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Clapper: Cyberattacks May Have Targeted Presidential Campaigns

  • VOA News

FILE - A photo illustration shows hands typing on a computer keyboard in Los Angeles. The Director of National Intelligence James Clapper warned Wednesday that cyberattacks will likely target presidential campaigns as they intensify.

FILE - A photo illustration shows hands typing on a computer keyboard in Los Angeles. The Director of National Intelligence James Clapper warned Wednesday that cyberattacks will likely target presidential campaigns as they intensify.

The U.S. government's top intelligence official says he's seen indications of foreign hackers attempting to spy on the U.S. presidential candidates.

"We've already had some indications," said Director of National Intelligence James Clapper, who added "as the campaigns intensify, we'll probably see more of it."

Clapper, whose remarks came Wednesday at a cybersecurity event in Washington, said FBI and Homeland Security Department officials are working with the presidential campaigns to counter any cyberthreats.

The apparent cyber intrusions follow a pattern that was established during the last two presidential elections. U.S. intelligence officials say hacking was rampant in 2008 and, four years later, President Barack Obama and his Republican opponent Mitt Romney were targets of Chinese hackers.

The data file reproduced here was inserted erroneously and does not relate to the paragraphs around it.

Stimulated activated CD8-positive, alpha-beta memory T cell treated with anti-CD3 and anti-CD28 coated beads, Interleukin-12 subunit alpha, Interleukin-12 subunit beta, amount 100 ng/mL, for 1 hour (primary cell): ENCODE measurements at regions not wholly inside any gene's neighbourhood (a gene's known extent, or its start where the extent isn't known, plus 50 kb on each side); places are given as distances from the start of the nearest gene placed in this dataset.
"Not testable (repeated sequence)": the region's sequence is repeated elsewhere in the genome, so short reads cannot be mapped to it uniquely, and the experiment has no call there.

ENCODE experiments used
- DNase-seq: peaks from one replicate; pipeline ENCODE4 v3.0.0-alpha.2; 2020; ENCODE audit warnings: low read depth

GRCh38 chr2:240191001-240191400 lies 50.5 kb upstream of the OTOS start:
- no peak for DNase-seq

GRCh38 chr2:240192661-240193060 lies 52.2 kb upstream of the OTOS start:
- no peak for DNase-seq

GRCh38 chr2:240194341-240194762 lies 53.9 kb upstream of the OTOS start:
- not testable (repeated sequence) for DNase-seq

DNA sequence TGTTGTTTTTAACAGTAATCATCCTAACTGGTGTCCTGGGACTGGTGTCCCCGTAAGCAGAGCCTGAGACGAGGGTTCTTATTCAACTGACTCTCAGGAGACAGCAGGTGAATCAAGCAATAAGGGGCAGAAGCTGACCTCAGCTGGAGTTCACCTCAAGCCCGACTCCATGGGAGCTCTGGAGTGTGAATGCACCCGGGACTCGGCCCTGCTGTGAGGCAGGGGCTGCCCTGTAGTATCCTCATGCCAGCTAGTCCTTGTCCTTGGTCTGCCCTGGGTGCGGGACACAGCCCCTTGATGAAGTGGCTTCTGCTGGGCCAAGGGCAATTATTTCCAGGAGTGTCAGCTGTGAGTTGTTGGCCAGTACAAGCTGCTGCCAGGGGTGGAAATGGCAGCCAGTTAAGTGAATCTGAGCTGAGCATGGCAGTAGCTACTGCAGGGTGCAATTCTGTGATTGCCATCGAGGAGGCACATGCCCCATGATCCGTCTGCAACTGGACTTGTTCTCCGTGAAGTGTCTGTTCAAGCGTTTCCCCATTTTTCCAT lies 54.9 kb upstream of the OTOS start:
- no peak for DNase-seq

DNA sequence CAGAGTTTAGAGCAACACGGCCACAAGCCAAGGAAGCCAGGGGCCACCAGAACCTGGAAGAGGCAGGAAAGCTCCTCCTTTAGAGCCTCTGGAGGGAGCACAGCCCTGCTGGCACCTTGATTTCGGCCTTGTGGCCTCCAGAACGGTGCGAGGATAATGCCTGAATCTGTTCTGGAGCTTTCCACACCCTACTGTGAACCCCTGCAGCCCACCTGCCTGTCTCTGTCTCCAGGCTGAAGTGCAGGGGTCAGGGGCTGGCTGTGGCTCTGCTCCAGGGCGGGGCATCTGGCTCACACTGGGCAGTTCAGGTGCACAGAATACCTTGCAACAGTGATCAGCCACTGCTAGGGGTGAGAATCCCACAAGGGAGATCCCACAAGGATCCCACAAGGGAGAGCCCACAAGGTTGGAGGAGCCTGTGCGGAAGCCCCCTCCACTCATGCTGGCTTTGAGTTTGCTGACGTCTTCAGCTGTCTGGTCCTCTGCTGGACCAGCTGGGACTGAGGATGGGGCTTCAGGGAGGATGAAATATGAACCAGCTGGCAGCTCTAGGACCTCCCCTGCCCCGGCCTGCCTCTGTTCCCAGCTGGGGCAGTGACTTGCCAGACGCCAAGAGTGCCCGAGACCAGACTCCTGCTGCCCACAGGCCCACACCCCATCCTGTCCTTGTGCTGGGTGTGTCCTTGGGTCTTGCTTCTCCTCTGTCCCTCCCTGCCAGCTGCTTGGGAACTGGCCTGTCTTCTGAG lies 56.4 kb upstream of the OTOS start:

The worldwide hacker group "Anonymous" and others have threatened "total war" against Republican candidate Donald Trump's campaign. Trump's campaign and business websites have already been defaced and spammed at least six times, one of which resulted in the release of his Social Security number.

Clapper said cyberthreats come from a wide variety of sources, including countries. "The Russians and Chinese are far more sophisticated and could do real damage if so inclined. Then there are terrorist groups. Each has different objectives," he said.

China is suspected of stealing millions of U.S. federal workers' personal information in a 2015 attack on the Office of Personnel Management.

To combat the intrustions, Clapper recommends that Internet users patch their software frequently and categorize information to limit its access to hackers.

VOA National Security correspondent Jeff Seldin contributed to this report.

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